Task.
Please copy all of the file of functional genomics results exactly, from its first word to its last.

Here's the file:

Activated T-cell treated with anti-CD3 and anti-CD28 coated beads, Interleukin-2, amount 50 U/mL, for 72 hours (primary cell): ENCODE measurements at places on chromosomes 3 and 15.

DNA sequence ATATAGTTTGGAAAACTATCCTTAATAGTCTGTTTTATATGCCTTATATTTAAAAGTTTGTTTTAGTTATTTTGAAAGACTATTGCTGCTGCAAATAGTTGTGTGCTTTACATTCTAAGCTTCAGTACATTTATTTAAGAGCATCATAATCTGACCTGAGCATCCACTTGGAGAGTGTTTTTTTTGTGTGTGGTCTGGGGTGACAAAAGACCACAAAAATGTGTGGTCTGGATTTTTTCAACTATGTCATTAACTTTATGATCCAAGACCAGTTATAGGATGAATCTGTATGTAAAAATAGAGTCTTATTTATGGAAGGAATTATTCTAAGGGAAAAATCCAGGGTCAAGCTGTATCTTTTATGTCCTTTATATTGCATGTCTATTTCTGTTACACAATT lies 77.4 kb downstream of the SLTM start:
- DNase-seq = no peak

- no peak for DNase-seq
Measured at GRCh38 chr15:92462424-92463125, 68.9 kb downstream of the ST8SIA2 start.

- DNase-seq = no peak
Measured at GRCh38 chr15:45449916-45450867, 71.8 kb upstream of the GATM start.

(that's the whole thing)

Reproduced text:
Activated T-cell treated with anti-CD3 and anti-CD28 coated beads, Interleukin-2, amount 50 U/mL, for 72 hours (primary cell): ENCODE measurements at places on chromosomes 3 and 15.

DNA sequence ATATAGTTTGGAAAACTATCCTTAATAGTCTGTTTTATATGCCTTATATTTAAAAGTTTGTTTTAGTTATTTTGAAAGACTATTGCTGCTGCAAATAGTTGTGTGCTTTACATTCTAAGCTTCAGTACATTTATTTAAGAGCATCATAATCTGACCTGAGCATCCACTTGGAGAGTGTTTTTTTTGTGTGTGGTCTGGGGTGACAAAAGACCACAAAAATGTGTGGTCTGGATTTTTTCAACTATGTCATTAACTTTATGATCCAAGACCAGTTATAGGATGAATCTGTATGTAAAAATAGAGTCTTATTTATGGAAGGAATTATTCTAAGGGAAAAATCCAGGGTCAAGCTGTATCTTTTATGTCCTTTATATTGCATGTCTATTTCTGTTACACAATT lies 77.4 kb downstream of the SLTM start:
- DNase-seq = no peak

- no peak for DNase-seq
Measured at GRCh38 chr15:92462424-92463125, 68.9 kb downstream of the ST8SIA2 start.

- DNase-seq = no peak
Measured at GRCh38 chr15:45449916-45450867, 71.8 kb upstream of the GATM start.